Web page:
'Poor in Kenya Is a Lot Different Than Poor in America, Isn't It?'
Every Saturday morning at PJ Lifestyle, join parenting writer Rhonda Robinson as she documents her strategies for getting her family's finances back into shape. Check out the previous installments in her ongoing series:
Week 3: Keeping Afloat With A Budget
This week was rough.
I had to remind myself of a conversation I had a couple years ago with a young man from Kenya.
He had a basketball scholarship at Vanderbilt University. His girlfriend was a good friend of my daughter. The couple came to our home to visit for the first time. He was extremely tall, a mild mannered guy with a huge smile. Teasingly I asked him what he wanted to be when he grew up.
He explained he was getting his degree in social work. "Not a lot of money in that," I chuckled.
He just flashed a blindingly bright smile and looked down shaking his head. "That's ok," he said. "I'm not really in it for the money. I just really want to help people."
At that moment I realized something and asked, "Poor in Kenya is a lot different than poor in America, isn't it?"
He laughed, then said with a more somber tone, "Poor in Kenya means you have a dirt floor if you're lucky enough to have a house." He described the conditions that people in his home town live in.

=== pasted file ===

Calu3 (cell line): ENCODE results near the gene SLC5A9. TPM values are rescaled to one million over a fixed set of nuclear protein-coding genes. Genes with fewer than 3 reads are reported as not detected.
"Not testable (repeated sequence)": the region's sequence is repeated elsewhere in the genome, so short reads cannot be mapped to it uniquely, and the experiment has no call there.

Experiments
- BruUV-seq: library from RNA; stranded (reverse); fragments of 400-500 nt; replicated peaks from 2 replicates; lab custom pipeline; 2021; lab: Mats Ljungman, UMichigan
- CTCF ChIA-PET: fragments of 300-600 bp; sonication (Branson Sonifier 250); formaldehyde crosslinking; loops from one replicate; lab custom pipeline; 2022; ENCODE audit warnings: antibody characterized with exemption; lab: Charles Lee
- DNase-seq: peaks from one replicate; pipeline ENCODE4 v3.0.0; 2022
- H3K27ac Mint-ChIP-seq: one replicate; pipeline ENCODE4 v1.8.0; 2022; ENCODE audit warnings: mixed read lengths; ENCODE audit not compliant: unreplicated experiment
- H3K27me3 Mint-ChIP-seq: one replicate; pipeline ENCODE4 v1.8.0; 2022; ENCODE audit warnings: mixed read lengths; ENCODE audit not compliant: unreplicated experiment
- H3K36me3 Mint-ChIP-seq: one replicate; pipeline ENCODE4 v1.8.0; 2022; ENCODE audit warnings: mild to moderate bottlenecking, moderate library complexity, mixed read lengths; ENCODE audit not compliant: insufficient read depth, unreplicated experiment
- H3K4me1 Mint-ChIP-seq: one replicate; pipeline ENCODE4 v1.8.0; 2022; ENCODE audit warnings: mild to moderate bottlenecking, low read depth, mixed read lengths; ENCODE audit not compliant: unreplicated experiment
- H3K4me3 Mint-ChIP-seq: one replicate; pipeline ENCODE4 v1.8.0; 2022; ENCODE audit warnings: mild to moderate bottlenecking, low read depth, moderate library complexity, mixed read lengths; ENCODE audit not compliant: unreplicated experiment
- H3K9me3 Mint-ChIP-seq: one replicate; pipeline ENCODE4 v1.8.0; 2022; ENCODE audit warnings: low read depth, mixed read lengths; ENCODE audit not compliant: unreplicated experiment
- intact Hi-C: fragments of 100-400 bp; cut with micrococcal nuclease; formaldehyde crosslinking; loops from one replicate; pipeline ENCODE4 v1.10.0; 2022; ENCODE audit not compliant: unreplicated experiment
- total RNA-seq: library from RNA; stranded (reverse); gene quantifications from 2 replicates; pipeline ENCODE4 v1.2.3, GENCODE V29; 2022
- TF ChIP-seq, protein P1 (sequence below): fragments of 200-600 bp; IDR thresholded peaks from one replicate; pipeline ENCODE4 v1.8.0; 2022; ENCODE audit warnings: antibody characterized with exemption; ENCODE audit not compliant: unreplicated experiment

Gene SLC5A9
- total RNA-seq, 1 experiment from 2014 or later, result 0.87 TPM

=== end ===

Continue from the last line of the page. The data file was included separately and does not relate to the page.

It was then I realized that my idea of poor meant I don't get to have what I want when I want it. I have to wait, maybe even save for it. That's not really poor. I have a lot to be thankful for.
Even when we were our "poorest," we still owned a home. I've never looked into my children's eyes and saw hunger that I couldn't feed. During that time, we also owned and maintained a vehicle. My family had everything we needed, but not everything we wanted.
By most standards around the world, I'm rich. In fact, I'm so rich that I can drive my car into a separate room of my house. Clean water is at my fingertips, and fresh food grows in my yard.
For most of us, being poor in America is more a frame of mind than real poverty.